Monday, June 30, 2008

Mooooovie night!

See? This is how committed I am to NaBloPoMo. I'm not even at HOME and I'm posting, cause really? To skip the last day would be LAME. So, hooray! I made it! 30 posts (ok, more than that) in 30 days, all (ok, most - challenge me, I'll tell you how it relates!) around the theme of home!

Aaaaand, now I'm gonna go watch a sappy chick flick with Strudel! Woohoo!

And I thought I was reading it for them

On the last day of school, I felt the weight of sadness so heavily on my heart. I wasn't just saying goodbye to these kids, to see them in the halls next year as they moved on to their new classes, I was saying goodbye forever. I was saying goodbye to the wide welcoming hallways, to the staff I have grown to love so much. I was saying goodbye to my support network, to my community, to five years of growth, of people, of challenges, of memories... I was being forced out against my will before I was ready to leave. I was almost grateful that the kids were so hyper, because it kept my mind focussed on other things.

In the afternoon, I sat them down long enough to read them a story I had only glanced at. I knew the title and had flipped through the first two pages and thought it would be a good end-of-the-year book to read to my kids. You know, all deep and meaningful and that. Turns out THEY started whining half way through - "Is it over yet? How many more pages?" - but by that time, I realized I was reading it for ME more than for them, and I carried on.

I don't know if they heard my voice cracking repeatedly all throughout the book, noticed my intense blinking back of tears, or wondered why all of a sudden their teacher's voice was all husky, but I made it through.

I don't know if I fully believe the wise little train just yet, but I'm trying...

I Knew You Could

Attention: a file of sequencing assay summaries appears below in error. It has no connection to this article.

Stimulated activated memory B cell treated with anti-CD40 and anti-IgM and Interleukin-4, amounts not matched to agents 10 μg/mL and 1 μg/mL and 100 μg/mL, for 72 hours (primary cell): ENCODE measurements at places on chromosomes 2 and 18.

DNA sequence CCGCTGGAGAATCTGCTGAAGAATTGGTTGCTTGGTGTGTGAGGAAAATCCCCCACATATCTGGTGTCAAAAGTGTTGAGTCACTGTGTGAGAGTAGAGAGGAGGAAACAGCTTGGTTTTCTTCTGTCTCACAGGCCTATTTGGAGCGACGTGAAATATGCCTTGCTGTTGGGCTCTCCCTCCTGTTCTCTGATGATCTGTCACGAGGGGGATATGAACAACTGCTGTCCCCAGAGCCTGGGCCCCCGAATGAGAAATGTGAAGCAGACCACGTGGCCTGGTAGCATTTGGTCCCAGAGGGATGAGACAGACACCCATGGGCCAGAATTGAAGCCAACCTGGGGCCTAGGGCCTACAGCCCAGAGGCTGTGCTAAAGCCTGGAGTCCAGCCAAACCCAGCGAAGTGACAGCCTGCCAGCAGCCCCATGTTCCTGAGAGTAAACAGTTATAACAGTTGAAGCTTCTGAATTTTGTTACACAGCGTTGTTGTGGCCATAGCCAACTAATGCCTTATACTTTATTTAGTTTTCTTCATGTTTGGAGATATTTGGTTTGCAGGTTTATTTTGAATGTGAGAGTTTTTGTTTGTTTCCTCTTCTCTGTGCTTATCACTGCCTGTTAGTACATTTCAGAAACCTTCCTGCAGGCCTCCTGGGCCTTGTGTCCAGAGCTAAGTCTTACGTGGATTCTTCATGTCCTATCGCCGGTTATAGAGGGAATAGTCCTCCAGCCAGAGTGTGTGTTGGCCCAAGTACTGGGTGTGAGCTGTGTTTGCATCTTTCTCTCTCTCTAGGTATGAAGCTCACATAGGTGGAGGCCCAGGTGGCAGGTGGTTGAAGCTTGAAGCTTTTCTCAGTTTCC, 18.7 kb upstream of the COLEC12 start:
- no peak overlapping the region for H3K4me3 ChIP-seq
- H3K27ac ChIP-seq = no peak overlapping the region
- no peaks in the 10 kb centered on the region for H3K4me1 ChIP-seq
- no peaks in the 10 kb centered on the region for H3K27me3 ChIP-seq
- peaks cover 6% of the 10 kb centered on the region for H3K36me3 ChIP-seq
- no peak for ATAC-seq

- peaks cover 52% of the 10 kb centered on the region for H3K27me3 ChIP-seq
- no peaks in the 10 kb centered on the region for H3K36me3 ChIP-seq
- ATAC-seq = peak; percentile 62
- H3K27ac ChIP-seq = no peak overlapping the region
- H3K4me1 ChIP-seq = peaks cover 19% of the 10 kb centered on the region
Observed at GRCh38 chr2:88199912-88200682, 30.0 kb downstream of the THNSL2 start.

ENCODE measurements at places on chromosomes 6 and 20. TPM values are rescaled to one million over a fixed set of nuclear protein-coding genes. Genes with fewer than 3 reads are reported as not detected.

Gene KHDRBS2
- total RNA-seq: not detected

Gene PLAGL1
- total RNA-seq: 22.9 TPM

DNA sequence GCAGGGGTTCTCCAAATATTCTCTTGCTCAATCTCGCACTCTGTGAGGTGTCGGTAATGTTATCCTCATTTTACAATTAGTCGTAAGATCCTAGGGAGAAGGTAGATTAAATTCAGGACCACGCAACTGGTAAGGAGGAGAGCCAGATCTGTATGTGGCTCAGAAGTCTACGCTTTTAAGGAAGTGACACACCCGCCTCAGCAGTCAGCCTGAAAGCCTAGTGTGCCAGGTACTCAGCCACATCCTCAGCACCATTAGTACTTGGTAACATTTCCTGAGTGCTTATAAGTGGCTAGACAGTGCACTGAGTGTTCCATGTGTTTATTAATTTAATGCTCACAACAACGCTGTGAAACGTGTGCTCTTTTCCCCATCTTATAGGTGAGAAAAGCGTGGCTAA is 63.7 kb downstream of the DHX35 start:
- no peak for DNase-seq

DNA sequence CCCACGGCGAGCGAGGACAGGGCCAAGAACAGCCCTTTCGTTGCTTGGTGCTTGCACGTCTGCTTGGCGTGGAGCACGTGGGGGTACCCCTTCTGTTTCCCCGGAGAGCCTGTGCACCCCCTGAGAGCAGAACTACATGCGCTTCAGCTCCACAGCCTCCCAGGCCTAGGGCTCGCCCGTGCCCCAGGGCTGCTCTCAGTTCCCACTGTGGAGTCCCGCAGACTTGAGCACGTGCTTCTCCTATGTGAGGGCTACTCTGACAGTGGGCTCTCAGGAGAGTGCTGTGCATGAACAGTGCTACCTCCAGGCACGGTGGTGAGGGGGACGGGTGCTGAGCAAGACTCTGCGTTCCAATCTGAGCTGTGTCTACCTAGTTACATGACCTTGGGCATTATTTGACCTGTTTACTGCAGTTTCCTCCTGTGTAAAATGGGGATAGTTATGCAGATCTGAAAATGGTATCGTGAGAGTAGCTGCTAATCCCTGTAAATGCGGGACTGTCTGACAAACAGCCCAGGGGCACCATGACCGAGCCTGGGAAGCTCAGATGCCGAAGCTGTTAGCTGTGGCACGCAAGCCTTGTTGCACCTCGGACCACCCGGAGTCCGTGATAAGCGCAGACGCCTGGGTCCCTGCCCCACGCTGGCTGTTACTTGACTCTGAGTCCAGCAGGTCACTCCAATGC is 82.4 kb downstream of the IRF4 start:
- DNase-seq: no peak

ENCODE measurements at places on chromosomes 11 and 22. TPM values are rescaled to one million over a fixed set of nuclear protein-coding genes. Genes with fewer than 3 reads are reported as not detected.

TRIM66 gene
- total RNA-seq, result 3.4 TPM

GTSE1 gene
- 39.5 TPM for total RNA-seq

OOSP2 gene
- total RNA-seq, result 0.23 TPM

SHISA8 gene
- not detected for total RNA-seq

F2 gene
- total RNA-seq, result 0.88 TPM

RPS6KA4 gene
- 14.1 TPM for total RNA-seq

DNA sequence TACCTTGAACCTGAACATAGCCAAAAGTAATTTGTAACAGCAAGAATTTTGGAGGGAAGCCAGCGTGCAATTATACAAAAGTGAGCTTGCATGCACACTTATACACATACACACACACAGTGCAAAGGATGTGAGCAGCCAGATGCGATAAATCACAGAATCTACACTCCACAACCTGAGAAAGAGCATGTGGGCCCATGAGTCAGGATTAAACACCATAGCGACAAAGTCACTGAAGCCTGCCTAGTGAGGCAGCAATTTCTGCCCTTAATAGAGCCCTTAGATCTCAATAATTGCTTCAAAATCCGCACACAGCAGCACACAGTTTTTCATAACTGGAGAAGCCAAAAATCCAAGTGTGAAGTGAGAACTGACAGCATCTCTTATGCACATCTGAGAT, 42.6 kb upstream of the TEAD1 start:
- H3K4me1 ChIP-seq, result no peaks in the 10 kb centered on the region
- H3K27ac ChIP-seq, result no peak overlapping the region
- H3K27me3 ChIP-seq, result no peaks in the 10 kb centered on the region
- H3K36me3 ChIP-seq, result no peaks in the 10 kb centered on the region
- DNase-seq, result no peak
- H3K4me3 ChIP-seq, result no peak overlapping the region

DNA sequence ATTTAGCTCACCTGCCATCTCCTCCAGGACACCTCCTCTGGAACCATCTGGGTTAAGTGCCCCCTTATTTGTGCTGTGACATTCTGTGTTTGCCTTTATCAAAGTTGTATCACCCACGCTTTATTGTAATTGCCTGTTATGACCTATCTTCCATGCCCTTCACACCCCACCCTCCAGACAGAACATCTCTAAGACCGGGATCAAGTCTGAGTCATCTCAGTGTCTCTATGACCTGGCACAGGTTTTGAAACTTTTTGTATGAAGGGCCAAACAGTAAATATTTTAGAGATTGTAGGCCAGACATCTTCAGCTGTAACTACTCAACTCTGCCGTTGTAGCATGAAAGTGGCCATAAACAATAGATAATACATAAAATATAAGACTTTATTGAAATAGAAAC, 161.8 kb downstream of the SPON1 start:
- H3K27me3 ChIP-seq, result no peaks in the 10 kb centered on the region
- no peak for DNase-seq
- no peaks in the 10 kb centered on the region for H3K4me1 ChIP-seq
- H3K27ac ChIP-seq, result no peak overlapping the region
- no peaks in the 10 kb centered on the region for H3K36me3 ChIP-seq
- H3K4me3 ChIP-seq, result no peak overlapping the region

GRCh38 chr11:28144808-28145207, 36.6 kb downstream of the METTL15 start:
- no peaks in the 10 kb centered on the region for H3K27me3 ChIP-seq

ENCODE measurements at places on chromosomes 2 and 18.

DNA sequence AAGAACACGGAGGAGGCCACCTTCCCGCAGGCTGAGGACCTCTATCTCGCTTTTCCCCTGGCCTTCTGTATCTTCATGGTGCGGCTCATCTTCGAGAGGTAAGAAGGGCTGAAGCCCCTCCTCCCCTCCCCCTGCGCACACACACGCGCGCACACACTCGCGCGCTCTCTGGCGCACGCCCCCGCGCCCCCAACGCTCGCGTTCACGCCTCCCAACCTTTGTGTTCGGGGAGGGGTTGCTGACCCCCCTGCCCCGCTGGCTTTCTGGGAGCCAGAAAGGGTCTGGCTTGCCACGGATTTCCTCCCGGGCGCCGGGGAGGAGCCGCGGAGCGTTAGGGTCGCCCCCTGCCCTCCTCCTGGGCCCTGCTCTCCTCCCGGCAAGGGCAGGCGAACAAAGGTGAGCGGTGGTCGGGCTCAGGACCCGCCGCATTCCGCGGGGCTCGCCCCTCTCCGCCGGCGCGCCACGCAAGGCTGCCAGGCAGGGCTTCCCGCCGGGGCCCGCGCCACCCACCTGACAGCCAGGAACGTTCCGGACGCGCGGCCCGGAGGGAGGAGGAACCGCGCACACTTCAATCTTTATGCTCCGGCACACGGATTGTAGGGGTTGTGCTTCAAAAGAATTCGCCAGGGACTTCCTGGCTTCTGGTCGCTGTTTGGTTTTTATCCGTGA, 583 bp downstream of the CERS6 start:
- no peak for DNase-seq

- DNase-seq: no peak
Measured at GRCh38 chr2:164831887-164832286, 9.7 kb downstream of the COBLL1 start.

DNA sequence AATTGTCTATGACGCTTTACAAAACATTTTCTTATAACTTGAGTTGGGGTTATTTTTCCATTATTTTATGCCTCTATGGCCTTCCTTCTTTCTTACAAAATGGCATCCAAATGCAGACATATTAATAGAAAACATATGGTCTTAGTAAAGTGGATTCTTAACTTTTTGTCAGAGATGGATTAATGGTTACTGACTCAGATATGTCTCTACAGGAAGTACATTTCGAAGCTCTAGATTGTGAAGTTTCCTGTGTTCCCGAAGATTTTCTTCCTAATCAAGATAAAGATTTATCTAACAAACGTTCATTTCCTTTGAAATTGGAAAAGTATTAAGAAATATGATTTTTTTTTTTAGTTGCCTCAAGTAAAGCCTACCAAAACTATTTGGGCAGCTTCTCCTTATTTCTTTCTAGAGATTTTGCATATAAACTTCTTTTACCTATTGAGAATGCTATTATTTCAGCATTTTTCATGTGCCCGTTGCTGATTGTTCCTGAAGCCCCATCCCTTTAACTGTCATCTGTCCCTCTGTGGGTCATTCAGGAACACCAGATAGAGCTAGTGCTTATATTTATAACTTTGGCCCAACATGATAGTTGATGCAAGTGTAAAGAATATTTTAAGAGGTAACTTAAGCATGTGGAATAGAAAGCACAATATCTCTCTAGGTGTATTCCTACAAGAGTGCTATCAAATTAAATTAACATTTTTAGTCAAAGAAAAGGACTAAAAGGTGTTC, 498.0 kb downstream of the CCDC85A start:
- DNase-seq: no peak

by Craig Dorfman

I knew you could! And you knew it, too --
That you'd come out on top after all you've been through.
And from here you'll go farther and see brand-new sights.
You'll face brand-new hills that rise to new heights.

I wish I could show you the stops that you'll visit,
But that isn't my choice to make for you, is it?
Instead, I can tell you some lessons and tales
That I've learned and re-learned from my time on the rails.

Fist of all, you must find your own track.
So you can start right away and not be held back.
But which track is yours? Well, that all depends
On which way it's going and where it might end.

Different tracks wind around, over, under, and through,
So pick out the one that works best for you.
Though the track you start out on will feel like "the one,"
You might take a few more before you are done.
And now, with your eyes on your new destination,
Start up your wheels and roll out of the station.

On your new trip, you'll make plenty of stops,
In deep river valleys and on high mountaintops.
Some will surprise you and some will be planned,
And you'll roll through each one saying, "I think I can!"

You'll go through tunnels, surrounded by dark,
And you'll wish for a light, or even a spark.
You might get scared or a little bit sad,
Wondering if maybe your tack has gone bad.
So here's some advice to help ease your doubt:
The track you took in must also go out.

So steady yourself and just keep on going -
Before you know it, some light will be showing.
And then you'll be out, heading to a new place.
You'll be ready for the next tunnel you face.


You'll follow your track through twists and through bends,
And stop at new stops and pick up new friends.
They'll all come aboard with smiles and greetings.
You'll have such great times with the people you're meeting.

On the days that you're sad and feel you can't go,
Speak up and ask a friend for a tow.
That's what friends do, so don't be afraid.
You'd do the same if your friend need aid.

You might stop at some stops that you never have toured,
And look for new friends, but they won't come aboard.
So you'll have to head out with a creak and a groan,
Setting out once again on your track, all alone.

Try to remember that the wolds is so wide,
Full of all kinds of people with their own trains to ride.
Just stay true to yourself as you travel your track,
With no second guessing and no looking back.

Once you're on the right track, you'll probably say,
"This one is mine - I'm here to stay."
Try to enjoy the track that you choose -